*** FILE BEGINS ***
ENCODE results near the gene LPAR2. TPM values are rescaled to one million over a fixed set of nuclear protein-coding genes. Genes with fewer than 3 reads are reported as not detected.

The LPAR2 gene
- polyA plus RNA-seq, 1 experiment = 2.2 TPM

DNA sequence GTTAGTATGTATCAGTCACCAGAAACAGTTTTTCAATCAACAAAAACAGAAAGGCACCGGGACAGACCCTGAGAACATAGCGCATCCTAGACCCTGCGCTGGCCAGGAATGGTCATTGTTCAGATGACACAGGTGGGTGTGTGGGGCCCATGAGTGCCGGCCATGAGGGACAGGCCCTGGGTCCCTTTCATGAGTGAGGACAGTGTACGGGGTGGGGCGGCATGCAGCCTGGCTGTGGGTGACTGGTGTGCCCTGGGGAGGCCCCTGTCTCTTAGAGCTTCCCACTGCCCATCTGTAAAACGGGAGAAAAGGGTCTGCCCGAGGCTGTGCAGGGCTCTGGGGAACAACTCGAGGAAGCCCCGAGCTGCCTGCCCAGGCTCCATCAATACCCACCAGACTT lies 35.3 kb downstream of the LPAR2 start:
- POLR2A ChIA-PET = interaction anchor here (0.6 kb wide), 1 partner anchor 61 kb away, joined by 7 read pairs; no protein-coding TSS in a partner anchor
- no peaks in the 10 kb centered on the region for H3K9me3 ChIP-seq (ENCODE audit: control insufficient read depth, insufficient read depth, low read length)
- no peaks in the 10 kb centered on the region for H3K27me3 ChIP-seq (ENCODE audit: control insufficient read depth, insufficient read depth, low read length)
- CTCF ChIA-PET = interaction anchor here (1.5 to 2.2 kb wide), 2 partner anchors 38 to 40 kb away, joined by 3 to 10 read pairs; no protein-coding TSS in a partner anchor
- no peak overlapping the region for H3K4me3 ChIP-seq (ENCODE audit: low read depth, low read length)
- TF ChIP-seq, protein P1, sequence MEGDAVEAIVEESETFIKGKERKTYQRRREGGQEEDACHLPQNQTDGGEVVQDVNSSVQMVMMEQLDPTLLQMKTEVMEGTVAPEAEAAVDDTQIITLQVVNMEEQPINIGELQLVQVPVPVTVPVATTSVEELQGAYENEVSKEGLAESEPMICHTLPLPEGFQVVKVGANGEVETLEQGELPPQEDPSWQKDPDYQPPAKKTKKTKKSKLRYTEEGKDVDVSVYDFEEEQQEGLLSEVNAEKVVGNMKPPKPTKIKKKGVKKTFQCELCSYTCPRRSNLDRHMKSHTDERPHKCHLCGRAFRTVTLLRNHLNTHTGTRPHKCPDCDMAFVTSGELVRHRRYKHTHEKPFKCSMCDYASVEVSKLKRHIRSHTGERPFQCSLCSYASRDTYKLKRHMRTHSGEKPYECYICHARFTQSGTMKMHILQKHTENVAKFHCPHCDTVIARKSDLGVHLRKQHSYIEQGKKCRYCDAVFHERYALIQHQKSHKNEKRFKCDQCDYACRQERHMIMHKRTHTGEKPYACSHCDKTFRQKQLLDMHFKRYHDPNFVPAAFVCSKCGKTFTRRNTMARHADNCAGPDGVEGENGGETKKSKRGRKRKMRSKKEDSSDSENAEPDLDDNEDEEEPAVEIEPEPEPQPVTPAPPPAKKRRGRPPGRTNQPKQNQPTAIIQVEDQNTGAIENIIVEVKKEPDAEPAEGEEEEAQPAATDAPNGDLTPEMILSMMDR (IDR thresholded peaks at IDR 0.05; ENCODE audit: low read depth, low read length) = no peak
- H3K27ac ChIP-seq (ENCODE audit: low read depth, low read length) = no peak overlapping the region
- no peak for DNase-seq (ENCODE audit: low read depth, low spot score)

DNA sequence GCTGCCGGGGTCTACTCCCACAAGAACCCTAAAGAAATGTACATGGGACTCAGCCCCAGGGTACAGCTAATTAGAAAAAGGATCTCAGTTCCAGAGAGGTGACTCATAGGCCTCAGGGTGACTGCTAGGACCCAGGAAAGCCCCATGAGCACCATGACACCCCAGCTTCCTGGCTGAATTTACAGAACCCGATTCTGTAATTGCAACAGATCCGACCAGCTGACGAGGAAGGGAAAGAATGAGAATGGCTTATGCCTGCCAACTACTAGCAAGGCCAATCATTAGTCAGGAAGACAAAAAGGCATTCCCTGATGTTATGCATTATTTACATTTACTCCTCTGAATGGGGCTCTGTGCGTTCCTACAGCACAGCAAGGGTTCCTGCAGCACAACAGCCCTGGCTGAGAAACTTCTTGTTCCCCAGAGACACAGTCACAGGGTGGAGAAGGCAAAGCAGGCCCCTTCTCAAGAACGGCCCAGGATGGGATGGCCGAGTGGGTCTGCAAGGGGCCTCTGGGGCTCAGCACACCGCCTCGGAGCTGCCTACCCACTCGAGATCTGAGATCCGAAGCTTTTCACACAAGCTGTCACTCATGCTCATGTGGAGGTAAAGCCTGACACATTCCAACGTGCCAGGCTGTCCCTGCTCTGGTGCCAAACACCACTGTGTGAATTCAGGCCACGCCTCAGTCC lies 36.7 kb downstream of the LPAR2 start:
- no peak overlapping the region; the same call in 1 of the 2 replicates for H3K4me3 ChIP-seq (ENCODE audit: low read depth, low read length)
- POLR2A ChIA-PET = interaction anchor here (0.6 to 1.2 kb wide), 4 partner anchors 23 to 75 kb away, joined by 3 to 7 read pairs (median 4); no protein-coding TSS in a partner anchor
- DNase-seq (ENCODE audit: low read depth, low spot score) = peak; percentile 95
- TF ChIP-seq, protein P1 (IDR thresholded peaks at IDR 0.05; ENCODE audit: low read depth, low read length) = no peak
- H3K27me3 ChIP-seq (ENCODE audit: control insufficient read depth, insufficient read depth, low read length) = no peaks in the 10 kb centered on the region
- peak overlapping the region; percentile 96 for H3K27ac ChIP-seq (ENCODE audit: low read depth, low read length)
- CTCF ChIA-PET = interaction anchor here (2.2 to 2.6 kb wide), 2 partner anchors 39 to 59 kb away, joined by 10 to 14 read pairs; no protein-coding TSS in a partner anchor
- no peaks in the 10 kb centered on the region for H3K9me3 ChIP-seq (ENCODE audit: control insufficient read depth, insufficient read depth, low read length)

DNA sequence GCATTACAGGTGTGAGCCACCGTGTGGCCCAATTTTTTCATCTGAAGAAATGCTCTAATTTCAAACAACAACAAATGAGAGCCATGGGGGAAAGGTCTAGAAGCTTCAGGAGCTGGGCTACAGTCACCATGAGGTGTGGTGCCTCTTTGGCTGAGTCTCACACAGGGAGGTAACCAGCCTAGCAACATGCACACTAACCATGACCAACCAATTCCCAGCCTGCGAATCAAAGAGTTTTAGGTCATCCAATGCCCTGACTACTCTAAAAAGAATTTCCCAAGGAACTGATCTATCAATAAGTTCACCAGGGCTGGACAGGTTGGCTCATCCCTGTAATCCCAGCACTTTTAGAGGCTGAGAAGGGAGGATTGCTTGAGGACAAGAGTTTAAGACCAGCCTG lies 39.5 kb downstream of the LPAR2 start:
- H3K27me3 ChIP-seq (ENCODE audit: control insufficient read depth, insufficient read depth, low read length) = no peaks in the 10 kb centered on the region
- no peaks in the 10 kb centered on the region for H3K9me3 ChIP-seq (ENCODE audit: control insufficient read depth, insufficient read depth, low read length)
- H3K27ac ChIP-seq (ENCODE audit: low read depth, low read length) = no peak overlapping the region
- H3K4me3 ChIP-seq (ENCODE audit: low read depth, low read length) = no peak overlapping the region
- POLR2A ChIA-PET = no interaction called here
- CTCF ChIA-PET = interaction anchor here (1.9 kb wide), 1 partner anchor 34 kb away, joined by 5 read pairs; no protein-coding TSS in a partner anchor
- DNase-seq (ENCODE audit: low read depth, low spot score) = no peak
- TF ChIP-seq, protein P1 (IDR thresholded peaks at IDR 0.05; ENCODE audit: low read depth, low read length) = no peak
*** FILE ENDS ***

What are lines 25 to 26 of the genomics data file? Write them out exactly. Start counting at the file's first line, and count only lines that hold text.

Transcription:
- H3K27ac ChIP-seq (ENCODE audit: low read depth, low read length) = no peak overlapping the region
- H3K4me3 ChIP-seq (ENCODE audit: low read depth, low read length) = no peak overlapping the region